Cambridge announces new partnership to provide expertise on education reform

CAMBRIDGE, England, Oct. 12, 2020 /PRNewswire/ — Cambridge Assessment and Cambridge University Press have announced the launch of the Cambridge Partnership for Education, a new unit that will draw on the collective knowledge and global network of the University of Cambridge to support governments, schools, teachers and learners in creating quality public education systems.

“Education underpins our economies and societies,” said Jane Mann, Managing Director, Cambridge Partnership for Education. “It’s the single most effective solution for many of the problems we face including poverty, health, climate change and conflict. As the global pandemic intensifies these challenges, revitalising education systems will fuel individual, national and international recovery. Our new team is uniquely placed to achieve that mission with partners around the world.”

As the recent Cambridge report “What have we learned about the COVID-19 impact on education so far?”[1] showed, education systems in all countries were ill-equipped to

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Thailand’s ‘Bad Students’ Demand Education Reform | World News

By Jiraporn Kuhakan and Chayut Setboonsarng

BANGKOK (Reuters) – Thailand’s “Bad Student” campaigners toured Bangkok high schools in a truck on Friday in a protest cheered on by pupils to demand education reform and an end to the harassment of students and of school rules they say are outdated.

The school demonstrations are part of an anti-government protest movement that has been growing since July and is also demanding greater democracy. Some campaigners seek reforms to the powerful monarchy too.

“Stop the harassment of students, cancel outdated rules, and give us comprehensive education reform,” said Laponpat Wangpaisit, an activist from the group that calls itself “Bad Student” outside one Bangkok school.

From behind school gates, pupils cheered the protesters, sang songs mocking school rules and gave the three-finger salute of pro-democracy campaigners. At one school, pupils put a sign on the gate saying: “Teachers at this school harass students.”

The

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Thailand’s ‘Bad Students’ demand education reform

By Jiraporn Kuhakan and Chayut Setboonsarng

BANGKOK (Reuters) – Thailand’s “Bad Student” campaigners toured Bangkok high schools in a truck on Friday in a protest cheered on by pupils to demand education reform and an end to the harassment of students and of school rules they say are outdated.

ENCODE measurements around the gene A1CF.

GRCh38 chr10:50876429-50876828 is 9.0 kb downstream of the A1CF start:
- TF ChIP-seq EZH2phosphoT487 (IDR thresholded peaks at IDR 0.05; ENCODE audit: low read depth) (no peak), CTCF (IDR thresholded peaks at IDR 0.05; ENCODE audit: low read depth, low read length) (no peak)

The school demonstrations are part of an anti-government protest movement that has been growing since July and is also demanding greater democracy. Some campaigners seek reforms to the powerful monarchy too.

“Stop the harassment of students, cancel outdated rules, and give us comprehensive education reform,” said Laponpat Wangpaisit, an activist from the group that calls itself “Bad Student” outside one Bangkok school.

From behind school gates, pupils cheered the protesters, sang songs mocking school rules and gave the three-finger salute of pro-democracy campaigners. At one school, pupils put a sign on the gate saying: “Teachers at this school harass students.”

The

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Freivalds:The Lowdown on Higher Education; Can Remote Learning Reform It? | Commentary

Freivalds runs an international communications firm in Lexington.

There always comes a time in life when things change overnight. You had a bad diagnosis from your doctor or you just lost your job and the pension that went with it. Universities and colleges throughout the USA, there are some 3,000 of them, are learning almost overnight that the COVID-19 virus will forever change the way higher education operated.

I’m lucky to have gone to two universities, Georgetown and George Washington, for degrees, and for the last eight years have been auditing classes and lectures in Lexington at Washington & Lee and VMI and have taken classes at two public universities as well as executive seminars at Harvard. All this has provided a wonderful window to see what has been useful — and not — and what will happen in higher education.

In fact, in all of the scores of classes

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